At the Organizational level, a number of software processes exist that are specific to the various parent divisions within Motorola and naturally they influence the Cork process. These divisions include the U.S.-based GSM Product Division (GPD) and the Network Products Division (NPD). Each of these divisions has configured their software process to suit their particular development environment. For example, subcontractor management is relevant to the GPD division but not to the other. Also, Motorola found some of their common software processes were not covered in sufficient depth by the IEEE 1074 standardsystem testing and software maintenance issues being two examples. These needed to be factored into the organizational development process.

Finally, at the Organizational level, it is recognized that some development projects in the future might require processes that are not accommodated by the current method; hence the inclusion of the Future Project Processes component. One possible example might be a customer would seek some intermediate delivery of a product after design and prior to system testing. This would require a change to the existing processes. Thus, the existence of the Future Project Processes component ensures flexibility to cater for the contingencies that may arise in future development scenarios.

Based on these considerations, the overall Cork Organisational Standard Software Process (OSSP) is constructed. As can be seen from the earlier discussion, the development process is already characterized by a good deal of tailoring. However, this tailoring is at a macro level, and the specifics of the individual projects have not yet been factored in. At the Organizational level, the main emphasis is on creating a trusted, rigorous, and reliable software process that satisfies the sequencing aspects of a software life-cycle model (in this case, the V model). This results in a prescription for a consistent method of performing software development activities, including the sequencing of activities and the interfaces between them. The OSSP covers the development life cycle from initiation until the roll-out and close of the project. Activities that span the life cycle, such as project management, quality assurance, customer support, operational support, and training are also included.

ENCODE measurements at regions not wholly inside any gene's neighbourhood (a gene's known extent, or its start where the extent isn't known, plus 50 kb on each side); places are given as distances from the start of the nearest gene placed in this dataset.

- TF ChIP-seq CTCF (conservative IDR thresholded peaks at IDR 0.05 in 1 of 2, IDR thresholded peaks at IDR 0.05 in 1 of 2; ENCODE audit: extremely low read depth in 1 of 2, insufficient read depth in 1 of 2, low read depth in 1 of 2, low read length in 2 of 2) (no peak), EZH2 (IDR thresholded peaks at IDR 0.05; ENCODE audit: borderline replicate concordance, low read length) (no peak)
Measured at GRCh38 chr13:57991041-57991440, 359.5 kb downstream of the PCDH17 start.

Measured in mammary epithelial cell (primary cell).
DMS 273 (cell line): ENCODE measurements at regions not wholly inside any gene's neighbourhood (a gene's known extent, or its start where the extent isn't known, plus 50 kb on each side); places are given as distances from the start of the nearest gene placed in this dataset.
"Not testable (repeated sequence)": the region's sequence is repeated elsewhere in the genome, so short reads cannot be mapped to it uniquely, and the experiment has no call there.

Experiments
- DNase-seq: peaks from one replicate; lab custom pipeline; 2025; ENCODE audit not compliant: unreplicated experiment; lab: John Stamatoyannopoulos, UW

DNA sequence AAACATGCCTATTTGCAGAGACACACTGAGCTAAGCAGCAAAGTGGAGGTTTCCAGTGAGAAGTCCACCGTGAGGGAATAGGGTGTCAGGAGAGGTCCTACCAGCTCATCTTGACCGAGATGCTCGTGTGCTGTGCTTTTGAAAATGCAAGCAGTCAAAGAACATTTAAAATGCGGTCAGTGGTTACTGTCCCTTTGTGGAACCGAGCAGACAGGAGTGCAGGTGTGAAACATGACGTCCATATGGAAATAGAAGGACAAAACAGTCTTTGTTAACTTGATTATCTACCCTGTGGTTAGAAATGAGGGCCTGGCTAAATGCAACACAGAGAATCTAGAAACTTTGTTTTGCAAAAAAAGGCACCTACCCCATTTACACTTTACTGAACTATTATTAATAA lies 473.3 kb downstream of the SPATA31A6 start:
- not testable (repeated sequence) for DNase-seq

In addition, the CMM key process areas (KPAs)1 are explicitly factored into the method at this level. The desire to adhere to CMM criteria, which requires a standard measurable software process, motivated the development of the OSSP. The development process is measured and monitored in an extremely public manner. Throughout the Cork offices of Motorola are charts and graphs that indicate progress on various measures. All of these initiatives enforce the software method culture.

Following the construction of the OSSP, a phase of micro-level tailoring of the method takes place at the Project level. This is where the project-specific characteristics are factored in. In essence, certain elements of the OSSP are chosen depending on the operational needs of the project. Since the OSSP elements cover all aspects of the software process, including those project-specific practices (for example, subcontractor management or project planning), and those non-specific practice (for example, training or process improvement), the project-specific elements of the OSSP must be selected to address the operational needs of the project. The Project level software lifecycle includes software standards, procedures, tools, methods, and templates. The project manager is responsible for this level of tailoring.